The process of creating a more progressive Chilean constitution took another decisive step on 9 May. Unfortunately, it was a step further away from the demands of the 2019 rebellion, which pushed the conservative government to the brink of collapse and forced it to initiate the constituent process as a way out of the political crisis.

In elections to the Constitutional Council, a new body tasked with drafting a second constitutional text after the first was defeated in a referendum last year, the big winners were the far right. The list of José Antonio Kast, runner-up in the 2021 presidential election, gained the most votes. With 23 out of 51 seats, his bloc fell just short of a majority. Combined with the traditional conservative bloc, which won eleven seats, the right holds more than two-thirds of the Council seats.

The result was another major blow to the government of leftist former student leader Gabriel Boric, who was elected promising to enshrine the demands of the rebellion in a new constitution. This second constituent process was born of an agreement between Boric and right-wing congressional parties. Unlike in the first constituent process, when a convention was elected to write the text, this time the elected members will not be drafting a new constitution but rather approving, rejecting or amending a draft already written by an “Expert Committee” consisting of 21 legal professionals, a journalist, an economist and a sociologist.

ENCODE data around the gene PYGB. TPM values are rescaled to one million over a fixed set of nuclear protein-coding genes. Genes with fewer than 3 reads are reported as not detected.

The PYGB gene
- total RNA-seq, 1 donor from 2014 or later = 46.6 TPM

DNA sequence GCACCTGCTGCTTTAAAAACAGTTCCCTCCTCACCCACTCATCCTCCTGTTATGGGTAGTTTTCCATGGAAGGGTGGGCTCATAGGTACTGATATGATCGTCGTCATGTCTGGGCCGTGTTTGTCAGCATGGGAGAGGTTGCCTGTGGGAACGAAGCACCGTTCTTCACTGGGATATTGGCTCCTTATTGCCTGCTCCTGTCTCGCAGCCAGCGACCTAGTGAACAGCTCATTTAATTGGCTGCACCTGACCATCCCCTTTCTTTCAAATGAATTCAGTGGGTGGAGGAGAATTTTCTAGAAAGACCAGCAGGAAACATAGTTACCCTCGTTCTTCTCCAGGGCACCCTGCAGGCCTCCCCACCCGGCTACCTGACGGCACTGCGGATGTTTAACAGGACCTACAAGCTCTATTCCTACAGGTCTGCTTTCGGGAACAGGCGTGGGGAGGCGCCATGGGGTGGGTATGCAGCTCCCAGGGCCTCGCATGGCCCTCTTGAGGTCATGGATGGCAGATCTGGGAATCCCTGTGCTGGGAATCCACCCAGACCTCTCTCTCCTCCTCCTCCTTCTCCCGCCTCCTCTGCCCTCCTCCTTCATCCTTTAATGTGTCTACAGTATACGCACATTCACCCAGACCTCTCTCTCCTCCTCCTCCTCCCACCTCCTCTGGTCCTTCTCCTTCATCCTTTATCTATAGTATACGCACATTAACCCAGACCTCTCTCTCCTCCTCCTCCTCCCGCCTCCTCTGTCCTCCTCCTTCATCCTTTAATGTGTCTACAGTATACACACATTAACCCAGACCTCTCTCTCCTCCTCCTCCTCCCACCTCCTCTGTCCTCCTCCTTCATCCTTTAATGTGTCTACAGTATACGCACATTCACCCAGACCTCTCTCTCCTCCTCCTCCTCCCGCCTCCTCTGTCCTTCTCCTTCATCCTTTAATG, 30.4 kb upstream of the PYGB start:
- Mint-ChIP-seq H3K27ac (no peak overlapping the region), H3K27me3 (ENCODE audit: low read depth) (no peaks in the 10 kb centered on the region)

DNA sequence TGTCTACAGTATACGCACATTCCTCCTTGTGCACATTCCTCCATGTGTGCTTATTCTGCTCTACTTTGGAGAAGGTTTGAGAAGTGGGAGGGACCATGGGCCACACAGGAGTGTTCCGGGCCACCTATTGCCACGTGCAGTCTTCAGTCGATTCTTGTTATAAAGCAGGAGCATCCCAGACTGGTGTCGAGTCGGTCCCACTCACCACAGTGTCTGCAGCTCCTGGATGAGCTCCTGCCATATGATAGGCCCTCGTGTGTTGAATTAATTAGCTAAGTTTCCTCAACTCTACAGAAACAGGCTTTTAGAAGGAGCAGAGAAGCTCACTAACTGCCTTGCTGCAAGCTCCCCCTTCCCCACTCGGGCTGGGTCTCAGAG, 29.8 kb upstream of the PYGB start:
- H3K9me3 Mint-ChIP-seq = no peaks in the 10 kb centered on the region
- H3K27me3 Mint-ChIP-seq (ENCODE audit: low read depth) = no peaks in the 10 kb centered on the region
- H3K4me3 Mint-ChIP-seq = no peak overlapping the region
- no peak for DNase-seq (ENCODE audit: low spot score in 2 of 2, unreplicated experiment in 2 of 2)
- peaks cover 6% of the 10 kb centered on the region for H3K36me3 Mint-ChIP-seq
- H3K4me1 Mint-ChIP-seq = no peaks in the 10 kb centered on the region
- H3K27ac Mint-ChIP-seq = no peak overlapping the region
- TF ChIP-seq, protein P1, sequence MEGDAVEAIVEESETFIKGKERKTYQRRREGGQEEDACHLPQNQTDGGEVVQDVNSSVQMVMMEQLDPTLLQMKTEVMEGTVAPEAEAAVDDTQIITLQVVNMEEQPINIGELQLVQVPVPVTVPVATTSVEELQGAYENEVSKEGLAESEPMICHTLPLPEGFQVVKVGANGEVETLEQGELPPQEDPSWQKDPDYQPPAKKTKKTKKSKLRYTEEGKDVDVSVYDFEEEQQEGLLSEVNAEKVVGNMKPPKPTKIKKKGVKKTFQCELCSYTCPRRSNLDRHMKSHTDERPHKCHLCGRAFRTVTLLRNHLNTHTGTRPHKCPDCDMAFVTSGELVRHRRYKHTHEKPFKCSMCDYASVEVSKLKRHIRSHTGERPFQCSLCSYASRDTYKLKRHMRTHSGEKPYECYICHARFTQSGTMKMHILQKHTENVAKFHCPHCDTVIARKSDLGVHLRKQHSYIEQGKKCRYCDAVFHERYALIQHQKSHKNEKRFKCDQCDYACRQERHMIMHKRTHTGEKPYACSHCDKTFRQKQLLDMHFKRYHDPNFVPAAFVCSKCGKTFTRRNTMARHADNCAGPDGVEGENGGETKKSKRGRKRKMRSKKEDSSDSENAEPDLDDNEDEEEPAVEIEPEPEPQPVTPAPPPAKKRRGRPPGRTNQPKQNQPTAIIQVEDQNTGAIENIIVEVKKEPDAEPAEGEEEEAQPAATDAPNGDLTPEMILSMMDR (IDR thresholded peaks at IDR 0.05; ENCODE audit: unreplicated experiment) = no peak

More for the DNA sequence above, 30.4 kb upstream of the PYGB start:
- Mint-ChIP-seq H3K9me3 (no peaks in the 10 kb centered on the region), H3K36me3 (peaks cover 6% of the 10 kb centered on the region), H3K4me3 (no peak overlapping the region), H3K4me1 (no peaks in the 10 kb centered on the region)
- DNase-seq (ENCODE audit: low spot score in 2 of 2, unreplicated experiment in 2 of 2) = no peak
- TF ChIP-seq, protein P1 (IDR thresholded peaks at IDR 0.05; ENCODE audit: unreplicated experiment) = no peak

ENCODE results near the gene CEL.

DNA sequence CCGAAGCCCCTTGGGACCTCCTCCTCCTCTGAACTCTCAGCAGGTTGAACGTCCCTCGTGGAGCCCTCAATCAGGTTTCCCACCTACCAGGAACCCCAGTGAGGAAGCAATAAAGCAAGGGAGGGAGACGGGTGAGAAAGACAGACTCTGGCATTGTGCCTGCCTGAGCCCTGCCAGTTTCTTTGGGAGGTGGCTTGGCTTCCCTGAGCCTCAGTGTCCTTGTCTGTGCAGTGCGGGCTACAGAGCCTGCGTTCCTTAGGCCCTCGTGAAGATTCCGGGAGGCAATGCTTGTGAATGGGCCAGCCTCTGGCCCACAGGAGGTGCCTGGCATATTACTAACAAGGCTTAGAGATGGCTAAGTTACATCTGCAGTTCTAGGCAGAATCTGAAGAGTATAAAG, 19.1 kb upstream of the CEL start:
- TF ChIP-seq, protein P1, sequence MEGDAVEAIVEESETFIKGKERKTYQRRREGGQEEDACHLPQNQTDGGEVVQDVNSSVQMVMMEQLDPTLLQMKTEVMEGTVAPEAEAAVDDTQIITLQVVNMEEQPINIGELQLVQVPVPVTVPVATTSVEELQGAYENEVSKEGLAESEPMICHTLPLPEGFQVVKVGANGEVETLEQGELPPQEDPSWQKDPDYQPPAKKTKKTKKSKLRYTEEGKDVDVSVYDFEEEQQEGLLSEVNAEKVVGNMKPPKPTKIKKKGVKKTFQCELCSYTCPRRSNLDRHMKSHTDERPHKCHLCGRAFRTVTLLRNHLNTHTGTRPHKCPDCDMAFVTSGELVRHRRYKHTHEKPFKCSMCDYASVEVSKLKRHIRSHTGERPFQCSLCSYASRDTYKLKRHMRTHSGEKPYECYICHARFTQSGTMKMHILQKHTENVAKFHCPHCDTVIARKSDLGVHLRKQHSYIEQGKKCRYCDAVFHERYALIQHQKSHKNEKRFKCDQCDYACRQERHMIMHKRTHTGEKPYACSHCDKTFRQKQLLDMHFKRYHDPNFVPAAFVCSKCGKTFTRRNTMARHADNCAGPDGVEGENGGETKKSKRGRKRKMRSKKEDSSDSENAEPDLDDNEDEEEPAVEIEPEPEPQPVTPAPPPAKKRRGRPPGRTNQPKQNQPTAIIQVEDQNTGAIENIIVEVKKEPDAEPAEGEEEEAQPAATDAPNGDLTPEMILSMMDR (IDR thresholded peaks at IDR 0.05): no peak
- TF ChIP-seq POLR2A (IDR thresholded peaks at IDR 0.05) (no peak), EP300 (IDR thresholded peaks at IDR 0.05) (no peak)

The Committee, appointed by Congress, is to write the new text within the framework of twelve “constitutional bases”, a set of guiding principles agreed by legislators. They include amendments stating that Chile is “one and indivisible”—a clear rejection of the demand for a plurinational state in which indigenous communities have more autonomy. And where the first revised constitution abolished the highly undemocratic Senate and replaced it with a Chamber of Regions to decentralise power, one of the guiding principles enshrines the Senate.

So even before the draft text is handed to the Constitutional Council, which itself has minimal control over it, severe limitations have been imposed.

Only a few years ago, the working class was on the offensive, acting collectively through millions-strong protests and a general strike that paralysed the country and nearly toppled a billionaire president. The leaders of that movement rode a wave of discontent into the presidency and government. Now the movement itself is at its weakest point.

In the original constitutional convention, the right was unable to win even one-third of the seats. Now, it has a dominating majority of more than two-thirds. To make matters worse, the traditional conservative block since 2019 has been completely overtaken by a far-right bloc that embraces a far more anti-working-class and anti-immigrant platform.

How did Chile arrive at such a dire situation so quickly after one of the most inspiring mass movements in recent memory?